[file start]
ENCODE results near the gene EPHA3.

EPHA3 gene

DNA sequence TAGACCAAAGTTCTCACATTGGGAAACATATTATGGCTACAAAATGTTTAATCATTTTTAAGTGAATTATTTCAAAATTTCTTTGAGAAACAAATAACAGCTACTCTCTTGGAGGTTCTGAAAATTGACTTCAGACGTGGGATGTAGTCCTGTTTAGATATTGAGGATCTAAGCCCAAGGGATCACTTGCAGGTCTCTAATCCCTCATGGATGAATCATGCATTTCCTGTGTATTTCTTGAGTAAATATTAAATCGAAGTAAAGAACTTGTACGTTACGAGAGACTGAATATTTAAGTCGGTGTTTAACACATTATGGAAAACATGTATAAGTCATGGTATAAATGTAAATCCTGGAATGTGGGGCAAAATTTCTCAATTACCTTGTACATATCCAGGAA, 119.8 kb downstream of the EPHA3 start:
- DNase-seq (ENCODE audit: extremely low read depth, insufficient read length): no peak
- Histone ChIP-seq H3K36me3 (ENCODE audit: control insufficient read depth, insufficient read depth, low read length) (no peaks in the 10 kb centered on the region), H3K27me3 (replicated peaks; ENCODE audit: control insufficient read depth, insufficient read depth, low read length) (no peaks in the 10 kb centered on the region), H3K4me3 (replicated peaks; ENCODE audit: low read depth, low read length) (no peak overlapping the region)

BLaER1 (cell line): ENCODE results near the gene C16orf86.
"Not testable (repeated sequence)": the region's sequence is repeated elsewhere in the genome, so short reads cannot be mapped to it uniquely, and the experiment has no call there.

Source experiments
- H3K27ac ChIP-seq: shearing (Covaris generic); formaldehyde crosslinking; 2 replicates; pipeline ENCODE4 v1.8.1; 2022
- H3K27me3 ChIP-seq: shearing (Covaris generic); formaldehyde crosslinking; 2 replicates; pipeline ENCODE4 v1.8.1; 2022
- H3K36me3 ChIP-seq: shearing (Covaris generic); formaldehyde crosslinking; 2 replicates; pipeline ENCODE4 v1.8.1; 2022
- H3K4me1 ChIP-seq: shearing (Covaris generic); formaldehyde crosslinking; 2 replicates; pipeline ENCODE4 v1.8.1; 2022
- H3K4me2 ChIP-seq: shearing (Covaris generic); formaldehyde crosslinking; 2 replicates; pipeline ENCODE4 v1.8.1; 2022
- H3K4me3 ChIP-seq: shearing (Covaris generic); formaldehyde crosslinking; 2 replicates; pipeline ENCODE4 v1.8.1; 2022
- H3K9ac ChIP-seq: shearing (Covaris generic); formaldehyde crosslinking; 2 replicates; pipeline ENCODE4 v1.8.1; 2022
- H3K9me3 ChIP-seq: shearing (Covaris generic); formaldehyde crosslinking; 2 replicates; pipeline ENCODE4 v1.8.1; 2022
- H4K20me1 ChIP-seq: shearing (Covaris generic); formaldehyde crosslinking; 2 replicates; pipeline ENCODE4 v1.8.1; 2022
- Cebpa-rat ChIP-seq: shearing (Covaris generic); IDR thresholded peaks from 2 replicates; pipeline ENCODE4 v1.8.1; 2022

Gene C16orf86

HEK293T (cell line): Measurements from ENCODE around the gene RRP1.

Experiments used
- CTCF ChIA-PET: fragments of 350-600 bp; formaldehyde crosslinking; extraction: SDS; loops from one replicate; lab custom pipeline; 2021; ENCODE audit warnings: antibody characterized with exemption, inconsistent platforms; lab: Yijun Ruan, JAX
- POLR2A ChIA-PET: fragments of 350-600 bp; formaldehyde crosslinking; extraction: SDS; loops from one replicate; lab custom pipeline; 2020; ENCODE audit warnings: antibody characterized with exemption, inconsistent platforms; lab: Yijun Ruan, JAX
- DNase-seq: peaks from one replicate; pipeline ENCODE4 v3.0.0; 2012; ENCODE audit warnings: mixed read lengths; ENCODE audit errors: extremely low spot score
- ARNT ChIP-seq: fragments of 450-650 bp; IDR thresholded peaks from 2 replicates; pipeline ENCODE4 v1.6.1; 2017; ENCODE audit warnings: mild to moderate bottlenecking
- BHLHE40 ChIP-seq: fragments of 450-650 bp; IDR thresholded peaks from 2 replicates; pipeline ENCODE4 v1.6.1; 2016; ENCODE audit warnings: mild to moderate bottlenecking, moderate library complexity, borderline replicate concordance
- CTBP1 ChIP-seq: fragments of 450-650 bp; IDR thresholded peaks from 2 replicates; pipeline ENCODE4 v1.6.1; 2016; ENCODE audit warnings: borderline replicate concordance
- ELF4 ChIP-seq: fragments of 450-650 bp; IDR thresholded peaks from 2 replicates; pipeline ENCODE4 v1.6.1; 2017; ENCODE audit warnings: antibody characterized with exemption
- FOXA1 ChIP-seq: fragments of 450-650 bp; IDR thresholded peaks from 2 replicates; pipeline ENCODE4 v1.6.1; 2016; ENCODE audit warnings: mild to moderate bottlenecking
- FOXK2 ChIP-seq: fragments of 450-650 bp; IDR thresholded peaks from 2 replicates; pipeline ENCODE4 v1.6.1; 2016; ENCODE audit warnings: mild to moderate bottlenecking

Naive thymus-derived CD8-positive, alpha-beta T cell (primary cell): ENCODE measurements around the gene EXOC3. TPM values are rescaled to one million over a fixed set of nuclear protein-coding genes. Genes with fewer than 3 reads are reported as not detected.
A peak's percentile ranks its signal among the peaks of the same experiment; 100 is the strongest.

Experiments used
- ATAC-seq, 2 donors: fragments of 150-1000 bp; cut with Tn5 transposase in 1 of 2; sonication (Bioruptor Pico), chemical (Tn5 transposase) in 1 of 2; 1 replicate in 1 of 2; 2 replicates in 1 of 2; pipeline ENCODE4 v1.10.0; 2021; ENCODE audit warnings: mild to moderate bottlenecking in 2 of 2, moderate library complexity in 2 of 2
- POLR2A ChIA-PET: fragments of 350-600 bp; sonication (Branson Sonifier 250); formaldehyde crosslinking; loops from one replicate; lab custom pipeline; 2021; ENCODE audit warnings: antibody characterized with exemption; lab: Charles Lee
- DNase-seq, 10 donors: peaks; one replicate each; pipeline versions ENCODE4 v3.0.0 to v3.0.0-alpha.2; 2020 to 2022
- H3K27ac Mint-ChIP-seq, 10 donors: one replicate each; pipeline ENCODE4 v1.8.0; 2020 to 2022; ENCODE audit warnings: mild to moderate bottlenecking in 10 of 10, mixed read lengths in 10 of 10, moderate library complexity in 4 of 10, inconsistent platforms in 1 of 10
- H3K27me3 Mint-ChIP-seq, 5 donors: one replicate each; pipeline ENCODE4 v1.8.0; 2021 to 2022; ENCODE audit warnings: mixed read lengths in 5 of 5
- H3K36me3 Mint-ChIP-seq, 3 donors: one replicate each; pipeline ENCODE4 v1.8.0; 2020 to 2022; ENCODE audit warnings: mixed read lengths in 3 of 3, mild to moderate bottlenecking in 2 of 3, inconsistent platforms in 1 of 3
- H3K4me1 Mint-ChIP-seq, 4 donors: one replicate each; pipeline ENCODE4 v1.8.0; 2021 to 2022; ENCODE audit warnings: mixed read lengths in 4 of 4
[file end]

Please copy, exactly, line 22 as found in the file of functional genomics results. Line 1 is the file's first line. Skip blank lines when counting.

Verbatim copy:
- CTCF ChIA-PET: fragments of 350-600 bp; formaldehyde crosslinking; extraction: SDS; loops from one replicate; lab custom pipeline; 2021; ENCODE audit warnings: antibody characterized with exemption, inconsistent platforms; lab: Yijun Ruan, JAX